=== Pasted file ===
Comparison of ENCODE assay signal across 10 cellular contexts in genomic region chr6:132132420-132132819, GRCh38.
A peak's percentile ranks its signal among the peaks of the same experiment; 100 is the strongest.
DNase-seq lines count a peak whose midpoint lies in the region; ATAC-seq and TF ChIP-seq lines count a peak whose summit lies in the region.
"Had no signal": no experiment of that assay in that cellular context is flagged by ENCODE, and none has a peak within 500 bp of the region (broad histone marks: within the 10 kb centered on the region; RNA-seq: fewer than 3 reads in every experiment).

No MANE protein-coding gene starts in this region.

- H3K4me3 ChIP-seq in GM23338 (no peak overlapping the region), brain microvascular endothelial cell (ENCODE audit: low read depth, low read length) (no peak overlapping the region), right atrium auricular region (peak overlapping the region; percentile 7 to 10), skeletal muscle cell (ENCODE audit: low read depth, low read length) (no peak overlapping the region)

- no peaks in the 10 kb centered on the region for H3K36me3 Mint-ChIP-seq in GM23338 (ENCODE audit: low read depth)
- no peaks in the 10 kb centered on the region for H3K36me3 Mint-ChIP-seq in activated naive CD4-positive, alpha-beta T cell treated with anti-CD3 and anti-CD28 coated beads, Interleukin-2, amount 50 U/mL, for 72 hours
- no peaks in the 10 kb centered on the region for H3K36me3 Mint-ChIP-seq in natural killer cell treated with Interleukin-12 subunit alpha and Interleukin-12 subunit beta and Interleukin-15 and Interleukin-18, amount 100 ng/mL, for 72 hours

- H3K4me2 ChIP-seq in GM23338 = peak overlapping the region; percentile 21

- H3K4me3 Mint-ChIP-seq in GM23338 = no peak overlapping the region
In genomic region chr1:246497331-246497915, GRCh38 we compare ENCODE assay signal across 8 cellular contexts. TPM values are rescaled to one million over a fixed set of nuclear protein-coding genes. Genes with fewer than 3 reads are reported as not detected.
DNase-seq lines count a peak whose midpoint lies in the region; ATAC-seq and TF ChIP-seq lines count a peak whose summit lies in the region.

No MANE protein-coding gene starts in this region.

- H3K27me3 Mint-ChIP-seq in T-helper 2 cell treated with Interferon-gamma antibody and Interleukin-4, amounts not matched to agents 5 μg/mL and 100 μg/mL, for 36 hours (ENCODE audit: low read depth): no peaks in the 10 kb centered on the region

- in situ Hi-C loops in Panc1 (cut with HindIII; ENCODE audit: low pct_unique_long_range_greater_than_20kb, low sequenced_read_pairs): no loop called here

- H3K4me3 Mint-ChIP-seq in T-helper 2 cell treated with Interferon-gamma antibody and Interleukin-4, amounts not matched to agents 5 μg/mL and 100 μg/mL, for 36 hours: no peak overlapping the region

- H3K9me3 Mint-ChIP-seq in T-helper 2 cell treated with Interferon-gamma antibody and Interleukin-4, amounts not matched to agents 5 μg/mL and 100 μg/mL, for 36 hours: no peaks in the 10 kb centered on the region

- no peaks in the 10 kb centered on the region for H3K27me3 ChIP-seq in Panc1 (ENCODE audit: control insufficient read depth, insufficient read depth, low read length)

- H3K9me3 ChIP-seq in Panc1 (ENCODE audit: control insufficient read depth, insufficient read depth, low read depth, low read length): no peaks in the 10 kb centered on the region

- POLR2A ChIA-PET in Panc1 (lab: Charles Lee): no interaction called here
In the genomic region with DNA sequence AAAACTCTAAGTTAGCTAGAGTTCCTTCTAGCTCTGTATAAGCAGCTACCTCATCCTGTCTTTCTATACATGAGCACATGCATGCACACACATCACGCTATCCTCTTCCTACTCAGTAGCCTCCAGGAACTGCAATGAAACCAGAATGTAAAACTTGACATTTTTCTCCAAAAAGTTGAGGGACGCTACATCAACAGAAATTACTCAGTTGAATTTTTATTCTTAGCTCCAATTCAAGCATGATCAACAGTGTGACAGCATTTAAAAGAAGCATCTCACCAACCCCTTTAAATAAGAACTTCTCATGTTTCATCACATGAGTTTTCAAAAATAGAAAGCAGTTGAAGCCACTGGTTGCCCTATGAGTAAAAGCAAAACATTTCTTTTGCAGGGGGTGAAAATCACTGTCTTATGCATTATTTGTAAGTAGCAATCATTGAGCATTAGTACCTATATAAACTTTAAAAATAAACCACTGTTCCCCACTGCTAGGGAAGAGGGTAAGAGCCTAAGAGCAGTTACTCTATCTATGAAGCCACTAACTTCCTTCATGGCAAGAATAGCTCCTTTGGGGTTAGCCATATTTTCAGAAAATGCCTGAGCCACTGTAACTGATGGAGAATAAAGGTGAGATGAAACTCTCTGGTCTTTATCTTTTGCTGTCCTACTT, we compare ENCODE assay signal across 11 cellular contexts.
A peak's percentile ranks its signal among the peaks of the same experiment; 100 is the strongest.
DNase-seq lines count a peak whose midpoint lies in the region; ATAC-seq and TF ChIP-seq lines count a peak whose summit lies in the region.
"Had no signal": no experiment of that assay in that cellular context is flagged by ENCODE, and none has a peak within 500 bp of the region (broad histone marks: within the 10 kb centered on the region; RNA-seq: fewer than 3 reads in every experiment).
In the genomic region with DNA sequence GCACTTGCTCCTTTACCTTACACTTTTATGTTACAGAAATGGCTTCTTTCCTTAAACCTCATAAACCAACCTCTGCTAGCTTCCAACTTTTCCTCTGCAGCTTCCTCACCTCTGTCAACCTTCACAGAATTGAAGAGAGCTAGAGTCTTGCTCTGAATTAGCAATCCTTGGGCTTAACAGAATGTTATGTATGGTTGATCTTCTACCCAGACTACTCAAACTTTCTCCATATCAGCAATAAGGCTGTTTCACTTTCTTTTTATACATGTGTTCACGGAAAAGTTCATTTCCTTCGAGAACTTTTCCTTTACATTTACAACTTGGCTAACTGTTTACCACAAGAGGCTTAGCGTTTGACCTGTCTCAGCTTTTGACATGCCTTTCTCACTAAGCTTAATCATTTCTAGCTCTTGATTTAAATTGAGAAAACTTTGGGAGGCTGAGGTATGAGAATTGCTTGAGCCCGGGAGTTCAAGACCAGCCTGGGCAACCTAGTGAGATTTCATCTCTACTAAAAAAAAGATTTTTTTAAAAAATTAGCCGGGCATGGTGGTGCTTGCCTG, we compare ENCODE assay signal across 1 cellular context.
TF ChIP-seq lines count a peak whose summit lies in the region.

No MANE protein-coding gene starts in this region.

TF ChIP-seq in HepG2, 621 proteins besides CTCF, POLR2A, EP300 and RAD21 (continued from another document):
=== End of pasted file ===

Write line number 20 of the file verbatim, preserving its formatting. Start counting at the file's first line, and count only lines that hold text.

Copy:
- H3K9me3 ChIP-seq in Panc1 (ENCODE audit: control insufficient read depth, insufficient read depth, low read depth, low read length): no peaks in the 10 kb centered on the region